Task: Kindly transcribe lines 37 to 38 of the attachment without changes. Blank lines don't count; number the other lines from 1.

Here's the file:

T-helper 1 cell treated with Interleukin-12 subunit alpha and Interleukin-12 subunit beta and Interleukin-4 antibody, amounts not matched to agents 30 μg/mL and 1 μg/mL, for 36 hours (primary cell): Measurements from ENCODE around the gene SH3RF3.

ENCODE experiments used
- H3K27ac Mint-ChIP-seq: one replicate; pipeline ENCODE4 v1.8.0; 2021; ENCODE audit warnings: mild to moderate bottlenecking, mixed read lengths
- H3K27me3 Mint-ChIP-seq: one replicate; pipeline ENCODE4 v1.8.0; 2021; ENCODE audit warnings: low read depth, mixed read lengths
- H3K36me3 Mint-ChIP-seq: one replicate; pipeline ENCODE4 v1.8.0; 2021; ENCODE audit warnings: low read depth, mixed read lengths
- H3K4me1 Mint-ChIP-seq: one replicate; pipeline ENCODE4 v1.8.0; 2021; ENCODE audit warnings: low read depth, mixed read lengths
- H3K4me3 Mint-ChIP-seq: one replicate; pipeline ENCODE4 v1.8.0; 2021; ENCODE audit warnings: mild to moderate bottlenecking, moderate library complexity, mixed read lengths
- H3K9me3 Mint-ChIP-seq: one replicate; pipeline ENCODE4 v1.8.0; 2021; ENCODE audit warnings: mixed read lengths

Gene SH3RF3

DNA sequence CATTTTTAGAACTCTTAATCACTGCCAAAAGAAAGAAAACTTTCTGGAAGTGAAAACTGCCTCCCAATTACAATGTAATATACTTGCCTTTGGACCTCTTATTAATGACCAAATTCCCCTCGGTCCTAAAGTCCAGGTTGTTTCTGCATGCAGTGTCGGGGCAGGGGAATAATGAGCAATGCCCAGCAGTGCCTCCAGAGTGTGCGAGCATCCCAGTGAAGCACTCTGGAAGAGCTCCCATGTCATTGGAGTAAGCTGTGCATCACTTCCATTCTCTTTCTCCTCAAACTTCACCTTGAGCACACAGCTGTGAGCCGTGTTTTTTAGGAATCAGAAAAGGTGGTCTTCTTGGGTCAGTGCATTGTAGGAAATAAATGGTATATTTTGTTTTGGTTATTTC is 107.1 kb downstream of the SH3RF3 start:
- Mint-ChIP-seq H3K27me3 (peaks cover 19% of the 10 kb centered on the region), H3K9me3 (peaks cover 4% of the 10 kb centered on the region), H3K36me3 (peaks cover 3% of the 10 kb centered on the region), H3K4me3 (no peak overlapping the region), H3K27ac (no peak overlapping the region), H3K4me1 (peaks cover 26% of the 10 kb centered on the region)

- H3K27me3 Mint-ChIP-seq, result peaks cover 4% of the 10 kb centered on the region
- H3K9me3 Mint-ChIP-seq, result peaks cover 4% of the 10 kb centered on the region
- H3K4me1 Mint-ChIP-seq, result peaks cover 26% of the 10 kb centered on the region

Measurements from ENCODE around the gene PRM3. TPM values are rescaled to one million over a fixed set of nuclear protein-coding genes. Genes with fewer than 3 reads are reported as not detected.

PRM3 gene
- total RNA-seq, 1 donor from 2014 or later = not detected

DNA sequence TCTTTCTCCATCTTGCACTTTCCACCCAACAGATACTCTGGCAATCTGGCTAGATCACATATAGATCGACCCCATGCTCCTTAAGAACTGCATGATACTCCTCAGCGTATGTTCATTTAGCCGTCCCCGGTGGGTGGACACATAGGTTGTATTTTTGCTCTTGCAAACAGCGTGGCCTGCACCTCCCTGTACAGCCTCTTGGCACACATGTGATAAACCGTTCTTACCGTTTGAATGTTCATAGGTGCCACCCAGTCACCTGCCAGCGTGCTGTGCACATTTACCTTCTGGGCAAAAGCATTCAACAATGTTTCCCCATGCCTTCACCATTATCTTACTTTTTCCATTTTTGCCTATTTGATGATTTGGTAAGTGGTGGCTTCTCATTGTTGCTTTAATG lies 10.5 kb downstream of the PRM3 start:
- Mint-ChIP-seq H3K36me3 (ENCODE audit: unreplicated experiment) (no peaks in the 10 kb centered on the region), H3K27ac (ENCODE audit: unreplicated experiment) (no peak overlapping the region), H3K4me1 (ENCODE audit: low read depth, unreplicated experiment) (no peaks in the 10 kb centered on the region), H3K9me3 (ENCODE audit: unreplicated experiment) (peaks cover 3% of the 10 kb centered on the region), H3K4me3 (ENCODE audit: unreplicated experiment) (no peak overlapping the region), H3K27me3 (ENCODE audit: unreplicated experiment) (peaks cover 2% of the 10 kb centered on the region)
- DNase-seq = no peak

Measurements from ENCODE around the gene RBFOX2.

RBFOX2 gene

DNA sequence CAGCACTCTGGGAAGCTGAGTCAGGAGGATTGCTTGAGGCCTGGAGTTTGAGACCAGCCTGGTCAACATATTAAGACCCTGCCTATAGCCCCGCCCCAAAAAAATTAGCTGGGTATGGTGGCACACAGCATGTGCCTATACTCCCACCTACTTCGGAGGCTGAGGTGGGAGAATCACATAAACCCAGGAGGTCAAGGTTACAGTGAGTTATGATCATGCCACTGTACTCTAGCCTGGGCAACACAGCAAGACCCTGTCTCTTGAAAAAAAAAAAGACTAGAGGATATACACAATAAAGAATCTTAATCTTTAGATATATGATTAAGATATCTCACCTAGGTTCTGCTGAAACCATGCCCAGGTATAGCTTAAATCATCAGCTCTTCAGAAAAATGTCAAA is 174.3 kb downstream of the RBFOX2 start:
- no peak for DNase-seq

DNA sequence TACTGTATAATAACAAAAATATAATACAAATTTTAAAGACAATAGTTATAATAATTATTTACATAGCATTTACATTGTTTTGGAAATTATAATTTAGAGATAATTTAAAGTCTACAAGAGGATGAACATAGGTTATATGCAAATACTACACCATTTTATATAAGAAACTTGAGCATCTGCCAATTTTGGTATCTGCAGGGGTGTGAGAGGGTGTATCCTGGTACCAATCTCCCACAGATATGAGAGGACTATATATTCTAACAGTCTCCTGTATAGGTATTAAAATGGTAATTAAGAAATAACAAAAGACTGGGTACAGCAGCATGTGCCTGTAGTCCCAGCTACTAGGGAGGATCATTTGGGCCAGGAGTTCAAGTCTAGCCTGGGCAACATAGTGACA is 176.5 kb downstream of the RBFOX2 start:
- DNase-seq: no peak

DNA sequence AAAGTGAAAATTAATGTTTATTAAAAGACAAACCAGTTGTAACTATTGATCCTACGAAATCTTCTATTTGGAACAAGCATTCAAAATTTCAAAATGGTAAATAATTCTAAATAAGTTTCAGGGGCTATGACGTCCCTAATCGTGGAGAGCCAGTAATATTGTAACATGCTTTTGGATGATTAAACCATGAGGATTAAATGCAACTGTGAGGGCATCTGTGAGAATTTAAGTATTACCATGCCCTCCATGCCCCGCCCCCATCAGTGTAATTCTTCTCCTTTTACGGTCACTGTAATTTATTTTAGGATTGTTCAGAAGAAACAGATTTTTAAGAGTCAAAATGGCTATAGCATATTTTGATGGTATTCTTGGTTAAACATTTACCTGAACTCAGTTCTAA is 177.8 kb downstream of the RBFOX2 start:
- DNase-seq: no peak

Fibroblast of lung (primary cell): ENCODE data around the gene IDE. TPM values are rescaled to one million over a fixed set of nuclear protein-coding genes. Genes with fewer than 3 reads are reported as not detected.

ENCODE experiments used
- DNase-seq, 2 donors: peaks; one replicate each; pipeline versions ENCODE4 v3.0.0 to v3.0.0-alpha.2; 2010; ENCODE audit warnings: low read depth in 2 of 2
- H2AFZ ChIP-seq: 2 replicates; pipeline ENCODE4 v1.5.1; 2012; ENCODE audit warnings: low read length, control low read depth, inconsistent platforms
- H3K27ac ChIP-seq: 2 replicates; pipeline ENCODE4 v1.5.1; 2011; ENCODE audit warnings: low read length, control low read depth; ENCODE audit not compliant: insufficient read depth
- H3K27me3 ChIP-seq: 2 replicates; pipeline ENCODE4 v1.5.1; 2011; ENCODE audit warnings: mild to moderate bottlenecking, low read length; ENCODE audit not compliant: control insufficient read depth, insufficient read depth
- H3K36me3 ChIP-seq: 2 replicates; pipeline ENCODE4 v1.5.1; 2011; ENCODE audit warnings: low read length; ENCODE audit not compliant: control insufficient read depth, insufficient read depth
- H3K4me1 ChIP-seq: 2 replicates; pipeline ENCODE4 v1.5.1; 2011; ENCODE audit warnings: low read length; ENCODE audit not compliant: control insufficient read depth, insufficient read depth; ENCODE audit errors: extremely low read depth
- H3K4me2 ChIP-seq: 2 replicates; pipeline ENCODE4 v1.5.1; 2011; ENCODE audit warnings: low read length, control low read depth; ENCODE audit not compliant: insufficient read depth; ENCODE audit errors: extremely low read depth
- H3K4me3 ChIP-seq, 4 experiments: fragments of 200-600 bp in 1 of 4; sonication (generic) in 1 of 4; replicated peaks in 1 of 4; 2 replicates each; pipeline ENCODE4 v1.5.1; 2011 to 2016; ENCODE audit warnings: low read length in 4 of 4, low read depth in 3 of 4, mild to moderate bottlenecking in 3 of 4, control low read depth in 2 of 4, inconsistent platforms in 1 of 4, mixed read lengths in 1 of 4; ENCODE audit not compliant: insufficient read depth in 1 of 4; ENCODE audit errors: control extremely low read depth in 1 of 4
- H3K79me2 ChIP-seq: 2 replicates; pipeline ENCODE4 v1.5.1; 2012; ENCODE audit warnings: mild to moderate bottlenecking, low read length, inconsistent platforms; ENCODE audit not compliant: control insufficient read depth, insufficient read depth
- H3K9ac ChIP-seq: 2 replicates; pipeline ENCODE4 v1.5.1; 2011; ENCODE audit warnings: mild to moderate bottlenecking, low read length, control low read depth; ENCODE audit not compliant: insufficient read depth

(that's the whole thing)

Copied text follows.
- H3K4me2 ChIP-seq: 2 replicates; pipeline ENCODE4 v1.5.1; 2011; ENCODE audit warnings: low read length, control low read depth; ENCODE audit not compliant: insufficient read depth; ENCODE audit errors: extremely low read depth
- H3K4me3 ChIP-seq, 4 experiments: fragments of 200-600 bp in 1 of 4; sonication (generic) in 1 of 4; replicated peaks in 1 of 4; 2 replicates each; pipeline ENCODE4 v1.5.1; 2011 to 2016; ENCODE audit warnings: low read length in 4 of 4, low read depth in 3 of 4, mild to moderate bottlenecking in 3 of 4, control low read depth in 2 of 4, inconsistent platforms in 1 of 4, mixed read lengths in 1 of 4; ENCODE audit not compliant: insufficient read depth in 1 of 4; ENCODE audit errors: control extremely low read depth in 1 of 4